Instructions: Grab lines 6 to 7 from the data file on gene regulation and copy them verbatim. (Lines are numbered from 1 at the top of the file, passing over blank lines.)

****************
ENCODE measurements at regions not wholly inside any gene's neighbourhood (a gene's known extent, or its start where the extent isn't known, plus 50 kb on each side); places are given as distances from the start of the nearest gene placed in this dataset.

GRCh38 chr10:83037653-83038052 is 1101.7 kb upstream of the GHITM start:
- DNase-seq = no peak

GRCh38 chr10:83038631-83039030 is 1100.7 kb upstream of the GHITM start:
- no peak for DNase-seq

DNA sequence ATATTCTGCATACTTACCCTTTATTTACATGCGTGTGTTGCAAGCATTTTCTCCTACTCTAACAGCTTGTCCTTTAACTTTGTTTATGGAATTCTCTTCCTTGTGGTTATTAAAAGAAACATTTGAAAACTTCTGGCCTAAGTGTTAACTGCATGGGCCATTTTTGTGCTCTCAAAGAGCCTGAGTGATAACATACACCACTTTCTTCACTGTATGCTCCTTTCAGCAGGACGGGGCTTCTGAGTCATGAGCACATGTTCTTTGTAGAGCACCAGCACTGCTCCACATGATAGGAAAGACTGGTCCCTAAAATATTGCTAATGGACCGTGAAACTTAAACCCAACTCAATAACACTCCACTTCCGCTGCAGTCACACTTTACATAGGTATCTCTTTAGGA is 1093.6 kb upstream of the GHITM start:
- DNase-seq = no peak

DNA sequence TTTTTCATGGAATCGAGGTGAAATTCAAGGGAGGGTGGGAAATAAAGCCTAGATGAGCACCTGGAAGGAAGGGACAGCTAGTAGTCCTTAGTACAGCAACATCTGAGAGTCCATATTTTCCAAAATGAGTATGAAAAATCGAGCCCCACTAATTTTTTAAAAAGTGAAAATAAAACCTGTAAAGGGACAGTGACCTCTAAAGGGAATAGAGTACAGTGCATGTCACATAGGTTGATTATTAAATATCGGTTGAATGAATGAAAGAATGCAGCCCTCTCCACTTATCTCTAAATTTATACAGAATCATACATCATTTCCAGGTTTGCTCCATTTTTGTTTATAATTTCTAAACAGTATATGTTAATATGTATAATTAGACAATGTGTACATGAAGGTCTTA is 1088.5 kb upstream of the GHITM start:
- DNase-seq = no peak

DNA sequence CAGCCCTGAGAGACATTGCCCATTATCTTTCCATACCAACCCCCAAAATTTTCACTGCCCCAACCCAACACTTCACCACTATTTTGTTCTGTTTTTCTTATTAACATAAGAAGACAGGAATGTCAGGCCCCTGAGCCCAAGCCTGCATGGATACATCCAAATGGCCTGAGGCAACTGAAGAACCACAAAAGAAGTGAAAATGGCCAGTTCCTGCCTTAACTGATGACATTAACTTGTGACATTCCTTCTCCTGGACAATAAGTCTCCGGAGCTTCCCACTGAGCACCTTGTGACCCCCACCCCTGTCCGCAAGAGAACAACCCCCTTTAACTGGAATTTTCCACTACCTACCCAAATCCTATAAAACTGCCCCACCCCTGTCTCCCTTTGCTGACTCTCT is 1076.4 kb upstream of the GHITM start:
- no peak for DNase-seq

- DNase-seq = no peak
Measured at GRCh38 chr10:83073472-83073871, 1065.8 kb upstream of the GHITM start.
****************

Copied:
DNA sequence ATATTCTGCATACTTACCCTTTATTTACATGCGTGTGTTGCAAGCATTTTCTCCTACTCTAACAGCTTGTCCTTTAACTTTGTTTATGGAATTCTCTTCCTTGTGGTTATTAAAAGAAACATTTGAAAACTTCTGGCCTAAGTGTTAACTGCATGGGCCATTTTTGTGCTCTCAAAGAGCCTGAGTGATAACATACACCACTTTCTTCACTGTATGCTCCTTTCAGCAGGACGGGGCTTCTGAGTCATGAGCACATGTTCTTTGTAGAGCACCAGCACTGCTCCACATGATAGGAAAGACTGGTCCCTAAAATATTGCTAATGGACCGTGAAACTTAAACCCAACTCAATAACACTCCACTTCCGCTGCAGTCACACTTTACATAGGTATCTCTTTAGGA is 1093.6 kb upstream of the GHITM start:
- DNase-seq = no peak